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    Comments 27 Comments
    1. Jim Garber's Avatar
      Jim Garber -
      I wonder if they are planning a five-string for the future.
    1. Michael Romkey's Avatar
      Michael Romkey -
      Hmm. Interesting actually. Surprised it hasn’t been tried before. I second the five-string idea and raise it a cutout. I definitely would want to try one. It’s not a mandolin but I can see it becoming its own niche.
    1. REPO13's Avatar
      REPO13 -
      so, basically, a cavaquinho using the mandolin tuning.
      Other tunings used for Cavaquinho-
      D A B E, G G B D, D G B E, G C E A, etc.
    1. REPO13's Avatar
      REPO13 -
      Quote Originally Posted by Jim Garber View Post
      I wonder if they are planning a five-string for the future.
      I see this instrument as just a different take, in scale and dimensions, of a cavaquinho or braguinha. A 5-string version is called a Rajo (hard to come by) -> https://www.egitana.pt/apc-rajao-550/p/2348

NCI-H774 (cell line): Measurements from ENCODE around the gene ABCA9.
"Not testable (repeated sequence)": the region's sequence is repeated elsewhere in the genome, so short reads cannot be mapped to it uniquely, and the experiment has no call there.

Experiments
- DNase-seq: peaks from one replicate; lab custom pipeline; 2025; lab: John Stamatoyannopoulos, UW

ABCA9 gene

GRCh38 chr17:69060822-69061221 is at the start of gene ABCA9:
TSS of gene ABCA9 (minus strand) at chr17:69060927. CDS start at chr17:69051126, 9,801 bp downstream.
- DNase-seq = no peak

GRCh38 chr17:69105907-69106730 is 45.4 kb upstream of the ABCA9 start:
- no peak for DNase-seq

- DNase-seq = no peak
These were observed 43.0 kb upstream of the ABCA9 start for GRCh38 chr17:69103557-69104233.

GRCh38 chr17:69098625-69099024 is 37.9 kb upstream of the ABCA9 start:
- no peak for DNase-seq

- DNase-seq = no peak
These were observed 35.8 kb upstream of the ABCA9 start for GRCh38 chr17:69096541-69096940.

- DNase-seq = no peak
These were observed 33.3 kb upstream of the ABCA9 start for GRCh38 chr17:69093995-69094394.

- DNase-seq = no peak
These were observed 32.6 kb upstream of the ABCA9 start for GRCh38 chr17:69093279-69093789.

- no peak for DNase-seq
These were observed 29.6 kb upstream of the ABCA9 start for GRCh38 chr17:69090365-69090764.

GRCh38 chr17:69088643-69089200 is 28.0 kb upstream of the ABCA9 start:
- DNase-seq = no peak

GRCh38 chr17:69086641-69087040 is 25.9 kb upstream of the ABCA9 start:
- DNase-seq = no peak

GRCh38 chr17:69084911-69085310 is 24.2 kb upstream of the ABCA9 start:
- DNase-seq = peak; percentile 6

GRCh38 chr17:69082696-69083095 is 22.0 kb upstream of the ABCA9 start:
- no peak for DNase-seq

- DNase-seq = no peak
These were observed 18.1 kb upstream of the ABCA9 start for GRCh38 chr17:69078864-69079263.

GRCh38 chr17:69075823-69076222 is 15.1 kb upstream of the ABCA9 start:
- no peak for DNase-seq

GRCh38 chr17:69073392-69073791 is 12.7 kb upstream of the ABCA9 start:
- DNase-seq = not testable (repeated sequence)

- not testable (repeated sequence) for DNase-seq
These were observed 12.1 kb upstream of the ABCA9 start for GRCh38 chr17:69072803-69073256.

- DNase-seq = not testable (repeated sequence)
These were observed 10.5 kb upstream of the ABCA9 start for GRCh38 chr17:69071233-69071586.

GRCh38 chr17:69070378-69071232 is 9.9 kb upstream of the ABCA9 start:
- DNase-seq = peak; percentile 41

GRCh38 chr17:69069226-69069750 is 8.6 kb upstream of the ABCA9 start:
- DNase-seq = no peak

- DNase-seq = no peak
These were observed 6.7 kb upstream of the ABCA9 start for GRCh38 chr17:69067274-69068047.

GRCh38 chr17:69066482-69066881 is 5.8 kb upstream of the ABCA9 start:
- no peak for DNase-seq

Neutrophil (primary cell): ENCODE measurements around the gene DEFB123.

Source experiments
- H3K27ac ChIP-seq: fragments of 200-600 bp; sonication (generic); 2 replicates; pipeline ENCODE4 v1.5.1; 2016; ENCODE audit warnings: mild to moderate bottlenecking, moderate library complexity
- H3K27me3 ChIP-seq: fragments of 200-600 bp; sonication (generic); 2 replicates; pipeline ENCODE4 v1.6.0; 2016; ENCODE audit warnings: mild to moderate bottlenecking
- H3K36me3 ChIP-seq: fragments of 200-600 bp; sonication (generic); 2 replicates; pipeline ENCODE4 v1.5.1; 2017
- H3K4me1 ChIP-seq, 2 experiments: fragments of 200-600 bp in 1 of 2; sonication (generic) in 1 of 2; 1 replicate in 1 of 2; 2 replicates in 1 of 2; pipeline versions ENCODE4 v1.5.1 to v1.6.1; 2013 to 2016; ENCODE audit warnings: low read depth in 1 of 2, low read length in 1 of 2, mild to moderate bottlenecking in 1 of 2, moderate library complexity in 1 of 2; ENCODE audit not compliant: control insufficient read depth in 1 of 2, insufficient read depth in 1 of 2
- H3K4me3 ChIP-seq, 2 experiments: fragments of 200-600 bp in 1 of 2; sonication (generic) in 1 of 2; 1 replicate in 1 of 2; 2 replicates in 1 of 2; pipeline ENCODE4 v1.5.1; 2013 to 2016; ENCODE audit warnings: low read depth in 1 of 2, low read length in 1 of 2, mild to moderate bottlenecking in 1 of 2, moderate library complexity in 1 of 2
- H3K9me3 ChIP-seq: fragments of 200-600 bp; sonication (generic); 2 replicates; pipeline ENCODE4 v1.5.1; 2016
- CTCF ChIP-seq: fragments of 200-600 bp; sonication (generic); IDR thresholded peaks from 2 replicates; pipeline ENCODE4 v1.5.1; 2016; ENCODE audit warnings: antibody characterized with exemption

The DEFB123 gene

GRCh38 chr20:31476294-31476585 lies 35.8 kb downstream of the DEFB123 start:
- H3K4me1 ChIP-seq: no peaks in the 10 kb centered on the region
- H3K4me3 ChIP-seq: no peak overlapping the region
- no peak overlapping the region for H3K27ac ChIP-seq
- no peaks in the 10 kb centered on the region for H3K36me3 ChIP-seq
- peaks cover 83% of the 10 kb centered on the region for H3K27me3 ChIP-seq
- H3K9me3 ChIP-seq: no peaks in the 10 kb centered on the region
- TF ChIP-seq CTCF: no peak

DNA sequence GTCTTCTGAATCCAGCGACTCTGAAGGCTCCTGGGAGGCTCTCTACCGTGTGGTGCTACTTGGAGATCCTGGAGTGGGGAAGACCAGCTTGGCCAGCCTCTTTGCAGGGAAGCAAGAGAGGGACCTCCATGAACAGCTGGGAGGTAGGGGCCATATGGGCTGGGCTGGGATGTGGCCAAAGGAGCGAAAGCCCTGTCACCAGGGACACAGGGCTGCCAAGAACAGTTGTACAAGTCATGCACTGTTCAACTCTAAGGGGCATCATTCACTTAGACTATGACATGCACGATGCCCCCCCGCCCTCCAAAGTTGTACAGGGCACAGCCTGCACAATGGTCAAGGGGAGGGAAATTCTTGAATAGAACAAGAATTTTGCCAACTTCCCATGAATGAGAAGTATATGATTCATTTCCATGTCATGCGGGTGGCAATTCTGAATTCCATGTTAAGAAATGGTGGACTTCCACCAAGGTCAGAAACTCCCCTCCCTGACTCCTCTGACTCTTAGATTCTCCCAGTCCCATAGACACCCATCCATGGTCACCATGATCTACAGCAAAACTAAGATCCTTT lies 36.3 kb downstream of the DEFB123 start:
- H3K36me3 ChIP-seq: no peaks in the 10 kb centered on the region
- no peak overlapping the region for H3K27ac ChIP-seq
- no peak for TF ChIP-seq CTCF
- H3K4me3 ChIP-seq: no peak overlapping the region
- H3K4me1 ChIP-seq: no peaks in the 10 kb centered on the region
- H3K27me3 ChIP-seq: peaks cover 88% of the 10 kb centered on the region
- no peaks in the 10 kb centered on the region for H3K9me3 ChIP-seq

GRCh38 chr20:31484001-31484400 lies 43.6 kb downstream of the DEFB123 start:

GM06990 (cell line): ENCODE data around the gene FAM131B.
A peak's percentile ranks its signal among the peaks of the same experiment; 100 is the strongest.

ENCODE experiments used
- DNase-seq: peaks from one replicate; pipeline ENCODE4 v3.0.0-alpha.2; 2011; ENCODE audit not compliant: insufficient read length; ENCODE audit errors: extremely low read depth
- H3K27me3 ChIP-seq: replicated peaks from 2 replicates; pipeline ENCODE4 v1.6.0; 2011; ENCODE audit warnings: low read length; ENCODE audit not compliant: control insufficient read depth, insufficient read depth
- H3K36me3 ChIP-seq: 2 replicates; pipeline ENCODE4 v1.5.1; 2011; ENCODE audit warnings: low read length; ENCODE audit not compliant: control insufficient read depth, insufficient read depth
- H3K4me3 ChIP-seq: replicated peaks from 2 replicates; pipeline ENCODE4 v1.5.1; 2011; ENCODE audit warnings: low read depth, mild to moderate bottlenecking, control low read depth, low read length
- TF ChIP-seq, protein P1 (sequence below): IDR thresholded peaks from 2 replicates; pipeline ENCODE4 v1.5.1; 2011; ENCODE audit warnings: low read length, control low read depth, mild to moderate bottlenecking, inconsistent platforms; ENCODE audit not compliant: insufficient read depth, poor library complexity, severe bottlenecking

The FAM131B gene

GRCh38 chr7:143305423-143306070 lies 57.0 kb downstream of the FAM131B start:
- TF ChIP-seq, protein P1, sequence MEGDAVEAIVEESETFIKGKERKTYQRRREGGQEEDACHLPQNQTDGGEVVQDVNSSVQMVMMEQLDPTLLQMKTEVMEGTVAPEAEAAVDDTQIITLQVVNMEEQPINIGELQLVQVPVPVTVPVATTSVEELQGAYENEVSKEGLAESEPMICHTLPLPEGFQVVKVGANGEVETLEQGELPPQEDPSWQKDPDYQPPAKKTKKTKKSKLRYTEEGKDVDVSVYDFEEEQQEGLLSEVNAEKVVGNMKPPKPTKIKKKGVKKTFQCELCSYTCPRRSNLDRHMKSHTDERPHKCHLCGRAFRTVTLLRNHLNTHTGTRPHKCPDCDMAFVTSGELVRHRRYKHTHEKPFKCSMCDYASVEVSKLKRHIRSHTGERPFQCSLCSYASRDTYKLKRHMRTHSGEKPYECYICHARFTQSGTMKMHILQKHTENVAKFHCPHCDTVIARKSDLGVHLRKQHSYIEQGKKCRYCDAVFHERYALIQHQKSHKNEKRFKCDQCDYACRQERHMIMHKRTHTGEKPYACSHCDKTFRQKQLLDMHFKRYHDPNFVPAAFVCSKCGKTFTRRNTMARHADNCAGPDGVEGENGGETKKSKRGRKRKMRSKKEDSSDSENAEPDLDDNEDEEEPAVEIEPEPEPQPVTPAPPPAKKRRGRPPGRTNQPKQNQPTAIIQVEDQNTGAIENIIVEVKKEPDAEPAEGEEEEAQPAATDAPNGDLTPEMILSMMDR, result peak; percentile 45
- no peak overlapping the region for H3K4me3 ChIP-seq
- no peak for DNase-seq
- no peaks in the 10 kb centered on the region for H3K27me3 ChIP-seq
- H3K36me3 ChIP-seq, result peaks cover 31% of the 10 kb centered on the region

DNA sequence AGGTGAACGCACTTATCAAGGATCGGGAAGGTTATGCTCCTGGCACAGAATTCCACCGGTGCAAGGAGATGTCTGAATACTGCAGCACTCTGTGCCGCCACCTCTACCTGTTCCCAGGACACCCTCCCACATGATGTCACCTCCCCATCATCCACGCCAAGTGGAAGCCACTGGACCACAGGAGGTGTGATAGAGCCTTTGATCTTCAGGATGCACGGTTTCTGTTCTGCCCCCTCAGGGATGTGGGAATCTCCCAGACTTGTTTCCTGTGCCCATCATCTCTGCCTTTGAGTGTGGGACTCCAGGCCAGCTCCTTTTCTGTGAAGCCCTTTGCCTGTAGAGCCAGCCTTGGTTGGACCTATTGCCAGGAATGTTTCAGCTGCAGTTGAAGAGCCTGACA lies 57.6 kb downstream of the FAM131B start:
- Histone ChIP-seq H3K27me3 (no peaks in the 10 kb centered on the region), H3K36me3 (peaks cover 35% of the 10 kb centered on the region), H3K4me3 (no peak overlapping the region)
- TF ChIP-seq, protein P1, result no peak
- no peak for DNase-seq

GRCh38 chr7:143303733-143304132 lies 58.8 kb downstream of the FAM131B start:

1. Mandolin Cafe's Avatar
      Mandolin Cafe -
      I'll go ahead and say it: I told him I have to have one.
    1. Daniel Nestlerode's Avatar
      Daniel Nestlerode -
      Really cool!

      Nice to see people trying new things. It sounds great too on the video.

      Though, I am anticipating an 'acoustic' version of the argument we have in the electrics section: "It sounds too much like a guitar," "It needs 8 strings or it doesn't sound like a mandolin," etc.


      I would have a wish list when they are up and running a couple years with some good sales figures to help them feel brave:
      - a 5 string model with a 15" scale
      - a Mandolalindo with a 16" scale.
      - Optional internal pickup
      - Optional cutaway